Health

Cases of ‘broken heart syndrome’ among middle-aged and older women increase 10 times


Experts warn that ‘broken heart syndrome’, a potentially fatal heart blood vessel condition, is starting to spike in middle-aged and older women.

Takotsubo cardiomyopathy is a rare heart condition that can be caused by stressful or traumatic events.

Leading US medical centers have reported a spike in cases during the pandemic, especially among women 40 and older.

Many women are relatively healthy, but the stress and grief of loss and the disruption of life in general during the pandemic has caused many to develop the condition.

Experts have discovered a spike in cases of 'Takotsubo cardiomyopathy', or broken heart syndrome, in middle-aged and older women.  They believe it is due to stress related to the pandemic.  (file photo)

Experts have discovered a spike in cases of 'Takotsubo cardiomyopathy', or broken heart syndrome, in middle-aged and older women.  They believe it is due to stress related to the pandemic.  (file photo)

Experts have discovered a spike in cases of ‘Takotsubo cardiomyopathy’, or broken heart syndrome, in middle-aged and older women. They believe it is due to stress related to the pandemic. (file photo)

Mary Kay Abramson, 63, of Maryland, told her doctor she felt her heart beat fast and described it as feeling like it was going to come out of her chest, according to an ABC report .

When she went to the doctor for treatment, they couldn’t find any problems in her arteries – the usual cause of such problems – and said life stressors could be affecting her. affect her heart.

‘I’ve been three months. COVID is happening. You know, it’s impossible to go out and do everything. We close. So yes, I was under a lot of stress! ‘ she told ABC.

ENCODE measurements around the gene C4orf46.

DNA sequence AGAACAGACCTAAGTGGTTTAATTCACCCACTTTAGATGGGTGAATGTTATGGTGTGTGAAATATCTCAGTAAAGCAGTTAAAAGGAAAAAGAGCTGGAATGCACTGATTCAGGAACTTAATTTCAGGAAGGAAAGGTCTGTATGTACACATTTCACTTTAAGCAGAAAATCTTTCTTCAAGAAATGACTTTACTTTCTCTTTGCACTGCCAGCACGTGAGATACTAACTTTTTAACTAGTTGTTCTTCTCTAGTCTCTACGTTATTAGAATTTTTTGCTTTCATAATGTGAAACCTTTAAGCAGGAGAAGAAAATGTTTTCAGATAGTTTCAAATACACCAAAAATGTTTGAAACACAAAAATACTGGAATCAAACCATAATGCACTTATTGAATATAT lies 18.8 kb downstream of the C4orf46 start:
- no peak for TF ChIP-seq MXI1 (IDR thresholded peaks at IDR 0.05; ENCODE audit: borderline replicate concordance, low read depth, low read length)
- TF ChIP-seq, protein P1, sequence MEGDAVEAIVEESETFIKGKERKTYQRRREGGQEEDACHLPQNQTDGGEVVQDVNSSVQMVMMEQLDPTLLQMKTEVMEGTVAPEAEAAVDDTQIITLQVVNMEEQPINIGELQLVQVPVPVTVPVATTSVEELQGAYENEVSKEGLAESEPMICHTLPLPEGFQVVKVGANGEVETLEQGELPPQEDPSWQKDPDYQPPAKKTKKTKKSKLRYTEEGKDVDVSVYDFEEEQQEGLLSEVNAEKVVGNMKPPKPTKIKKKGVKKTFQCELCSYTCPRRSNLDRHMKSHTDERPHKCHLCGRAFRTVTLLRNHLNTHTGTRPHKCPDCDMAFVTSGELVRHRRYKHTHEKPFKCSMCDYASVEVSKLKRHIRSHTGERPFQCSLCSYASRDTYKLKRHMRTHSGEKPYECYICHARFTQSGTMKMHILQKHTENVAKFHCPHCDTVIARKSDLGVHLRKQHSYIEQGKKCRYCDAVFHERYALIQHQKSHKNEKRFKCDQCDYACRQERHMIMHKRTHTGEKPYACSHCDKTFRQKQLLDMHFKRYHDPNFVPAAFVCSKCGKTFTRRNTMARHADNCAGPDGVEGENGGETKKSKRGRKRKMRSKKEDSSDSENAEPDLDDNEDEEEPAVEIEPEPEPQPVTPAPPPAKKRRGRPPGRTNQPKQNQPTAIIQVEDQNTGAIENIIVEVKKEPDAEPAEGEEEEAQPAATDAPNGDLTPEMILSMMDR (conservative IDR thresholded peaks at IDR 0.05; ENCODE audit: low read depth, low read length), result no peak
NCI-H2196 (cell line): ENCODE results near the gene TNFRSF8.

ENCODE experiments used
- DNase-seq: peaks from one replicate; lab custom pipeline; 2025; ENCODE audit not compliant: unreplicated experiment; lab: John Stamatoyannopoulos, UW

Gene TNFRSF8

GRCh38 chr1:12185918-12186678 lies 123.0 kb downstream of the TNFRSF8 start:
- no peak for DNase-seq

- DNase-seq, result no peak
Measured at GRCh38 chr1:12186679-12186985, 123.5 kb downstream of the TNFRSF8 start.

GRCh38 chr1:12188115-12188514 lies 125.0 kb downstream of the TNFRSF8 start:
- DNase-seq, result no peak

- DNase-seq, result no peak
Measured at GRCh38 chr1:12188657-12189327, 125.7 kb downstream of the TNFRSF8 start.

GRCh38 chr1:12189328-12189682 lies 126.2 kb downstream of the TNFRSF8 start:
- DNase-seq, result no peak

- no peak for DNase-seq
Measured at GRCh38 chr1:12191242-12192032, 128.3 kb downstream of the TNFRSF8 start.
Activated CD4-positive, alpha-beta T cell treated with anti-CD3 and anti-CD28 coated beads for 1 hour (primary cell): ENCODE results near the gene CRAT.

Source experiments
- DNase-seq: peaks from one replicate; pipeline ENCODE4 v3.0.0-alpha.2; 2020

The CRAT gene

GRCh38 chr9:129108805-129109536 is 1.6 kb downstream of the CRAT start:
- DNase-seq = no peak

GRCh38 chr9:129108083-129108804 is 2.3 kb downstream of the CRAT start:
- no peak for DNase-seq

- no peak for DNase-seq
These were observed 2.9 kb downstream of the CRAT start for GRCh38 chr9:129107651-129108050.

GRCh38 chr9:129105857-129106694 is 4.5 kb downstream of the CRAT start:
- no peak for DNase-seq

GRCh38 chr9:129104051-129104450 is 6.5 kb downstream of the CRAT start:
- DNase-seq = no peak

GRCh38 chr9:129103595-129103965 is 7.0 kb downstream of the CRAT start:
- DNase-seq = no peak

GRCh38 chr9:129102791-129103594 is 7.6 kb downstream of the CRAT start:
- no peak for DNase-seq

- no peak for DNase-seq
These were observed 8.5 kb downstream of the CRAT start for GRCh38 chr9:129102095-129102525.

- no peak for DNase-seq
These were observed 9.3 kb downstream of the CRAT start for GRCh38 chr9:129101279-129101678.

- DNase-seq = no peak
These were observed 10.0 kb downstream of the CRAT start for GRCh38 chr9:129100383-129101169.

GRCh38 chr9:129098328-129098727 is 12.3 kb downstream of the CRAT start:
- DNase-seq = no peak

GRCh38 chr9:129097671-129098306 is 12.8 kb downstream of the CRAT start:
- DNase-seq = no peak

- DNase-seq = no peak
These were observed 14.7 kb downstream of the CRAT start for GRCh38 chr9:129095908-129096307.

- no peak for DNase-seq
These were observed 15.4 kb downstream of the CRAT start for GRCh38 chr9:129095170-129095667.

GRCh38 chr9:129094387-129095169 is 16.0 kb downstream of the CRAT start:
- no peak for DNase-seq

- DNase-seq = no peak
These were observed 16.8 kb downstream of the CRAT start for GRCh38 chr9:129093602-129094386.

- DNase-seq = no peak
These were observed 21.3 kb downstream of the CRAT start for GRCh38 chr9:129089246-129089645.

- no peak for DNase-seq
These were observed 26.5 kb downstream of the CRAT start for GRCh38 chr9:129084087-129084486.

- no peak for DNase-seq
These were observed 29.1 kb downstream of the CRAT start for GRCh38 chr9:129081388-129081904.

While takoysubo cardiomyopathy is generally rare, researchers at the three major US hospital systems all warn that the country is experiencing a massive increase in the number of cases.

Dr. Noel Bairey Merz, Director of the Barbra Streisand Heart Center at Cedars-Sinai, told ABC: .

But heart disease is the leading killer of women of all ages, including teenagers, middle-aged women and older women.

‘This is just one component of that big killer. So that’s really something that needs to be addressed. ‘

Cedars-Sinai in Los Angeles, the Cleveland Clinic and Johns Hopkins have all reported cases of the disease.

ABC reports that the systems have detected a significant, tenfold increase in morbidity in older women. Younger men and women are not affected anywhere nearly equally.

The condition causes 0.3% fewer cardiac events per year, meaning it is still only a secondary factor for cardiologists. However, its sudden increase is worrisome, especially for women in the high-risk group.

However, this is another heart condition that has spiked during the pandemic. And unlike the increasing incidence of other conditions, ‘broken heart syndrome’ is being found in people who never contracted the virus.

A study published Monday by a researcher at St Louis University in Washington found that even people with mild Covid-19 have an increased risk of developing coronary heart disease from a heart attack or stroke.

The pandemic also has the side effect of causing mental health problems for many people.

There have been reports of an increase in depression and anxiety during the pandemic, especially among young people, who have had to cancel schools and other frequent social events.

The number of drug-related deaths has also increased, with 100,000 deaths recorded in the 12 months between April 2020 and April 2021, another indication that stressors are involved. on how the pandemic has had a devastating impact on the mental health of Americans.

Source: | This article originally belonged to Dailymail.co.uk



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